Background: Totally implantable venous access port system (TIVAPS) is widely used in breast cancer
therapy; TIVAPS has several associated complications depending on the depth of implantation in breast cancer
(BC) patients during continuous infusional chemotherapy regimens. The purpose of this study is to find out
the optimal depth of TIVAPS implantation to reduce the incidence of complications during infusional chemotherapy.
Methods: This study reviewed the depth of TIVAPS implantation in the internal jugular vein in 1282 breast cancer
patients over a ten-year period (2009-2019), and associated complications. We segregated the patients as 5
groups: ‘Group A (depth < 4 mm), Group B (depth of 4-8 mm), Group C (depth of 8-12 mm), and Group D
(depth of 12-16 mm), and Group E (depth of > 16 mm)’. Consequently, the ‘internal complications’ such as infection,
venous thrombotic syndrome, catheter folding & migration, extravasation, whereas the ‘external complications’
viz., inflammation, local hematoma, local cutaneous reactions, and port exteriorization were significantly
analyzed during TIVAPS implantation at different depths in BC patients.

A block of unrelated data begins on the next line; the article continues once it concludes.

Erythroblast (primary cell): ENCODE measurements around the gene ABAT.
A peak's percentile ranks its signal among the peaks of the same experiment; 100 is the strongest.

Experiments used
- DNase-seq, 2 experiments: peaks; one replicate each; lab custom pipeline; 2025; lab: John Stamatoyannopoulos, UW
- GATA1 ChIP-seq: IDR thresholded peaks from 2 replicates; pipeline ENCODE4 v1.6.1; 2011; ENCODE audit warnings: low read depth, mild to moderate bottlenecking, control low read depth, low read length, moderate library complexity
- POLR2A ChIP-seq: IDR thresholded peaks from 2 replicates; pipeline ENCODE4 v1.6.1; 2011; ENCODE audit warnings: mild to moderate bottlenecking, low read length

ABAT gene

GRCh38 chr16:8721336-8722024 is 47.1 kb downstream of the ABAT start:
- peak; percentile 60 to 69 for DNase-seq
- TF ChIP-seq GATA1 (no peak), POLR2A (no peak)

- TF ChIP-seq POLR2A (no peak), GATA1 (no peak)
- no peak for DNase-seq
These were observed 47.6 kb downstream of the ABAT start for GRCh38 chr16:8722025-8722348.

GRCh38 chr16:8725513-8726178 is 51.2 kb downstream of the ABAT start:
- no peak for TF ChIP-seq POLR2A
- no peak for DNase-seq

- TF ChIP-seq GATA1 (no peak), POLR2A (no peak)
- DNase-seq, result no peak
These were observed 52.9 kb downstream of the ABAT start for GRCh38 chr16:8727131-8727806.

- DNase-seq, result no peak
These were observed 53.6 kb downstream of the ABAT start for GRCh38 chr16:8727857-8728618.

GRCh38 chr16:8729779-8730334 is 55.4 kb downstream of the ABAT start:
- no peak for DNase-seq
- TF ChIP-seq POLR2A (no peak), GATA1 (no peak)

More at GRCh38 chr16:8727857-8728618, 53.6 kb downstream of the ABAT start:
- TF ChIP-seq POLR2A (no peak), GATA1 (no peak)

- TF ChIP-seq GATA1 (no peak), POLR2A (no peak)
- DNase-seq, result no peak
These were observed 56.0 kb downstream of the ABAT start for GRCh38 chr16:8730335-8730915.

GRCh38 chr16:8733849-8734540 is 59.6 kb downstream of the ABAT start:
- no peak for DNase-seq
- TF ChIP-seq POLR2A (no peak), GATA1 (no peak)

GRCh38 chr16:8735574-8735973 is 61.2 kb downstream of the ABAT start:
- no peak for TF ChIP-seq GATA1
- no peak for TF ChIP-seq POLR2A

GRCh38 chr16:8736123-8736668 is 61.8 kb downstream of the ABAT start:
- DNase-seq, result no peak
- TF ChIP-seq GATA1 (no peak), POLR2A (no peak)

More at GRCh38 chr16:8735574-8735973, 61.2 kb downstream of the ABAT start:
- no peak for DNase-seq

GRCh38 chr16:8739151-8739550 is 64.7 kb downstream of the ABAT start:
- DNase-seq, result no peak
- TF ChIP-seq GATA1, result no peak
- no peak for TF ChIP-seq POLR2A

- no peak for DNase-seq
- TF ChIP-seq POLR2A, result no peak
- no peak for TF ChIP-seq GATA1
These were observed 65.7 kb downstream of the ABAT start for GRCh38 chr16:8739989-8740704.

Results: Overall incidence of ‘internal complications’ such as infections (8.6%, 2/23 cases), venous thrombotic
syndrome (7.69%, 1/13 cases), catheter folding & migration (8.3%, 1/12 cases), and extravasation (8.3%, 1/12
cases) was comparatively lesser in Group C (8-12 mm) (p<0.01) than the Group A, Group B, Group D, and
Group E respectively. Mainly, the external complications such as inflammation in Group C (8-12 mm) (pp<
0.01) was lesser (6.8%, 3/44 cases) than Group A, Group B, Group D, Group E. On the similar note, the local
hematoma, and local cutaneous reaction, and port exteriorization were observed as ‘5% (1/20 cases), 4.2%
(2/47 cases), and (3.2%, 1/31 cases)’ in Group C patients (p<0.01), which were comparatively lesser than the
Conclusion: Subcutaneous implantation of TIVAPS at a depth of 8-12 mm could be preferred due to the lowest
incidence of internal and external complications compared to the incidence of these complications in other
groups; this depth could be referred to as the safe and convenient implantation depth for the effective delivery
of chemotherapy regimen in BC patients without difficulty in transcutaneous access to the port.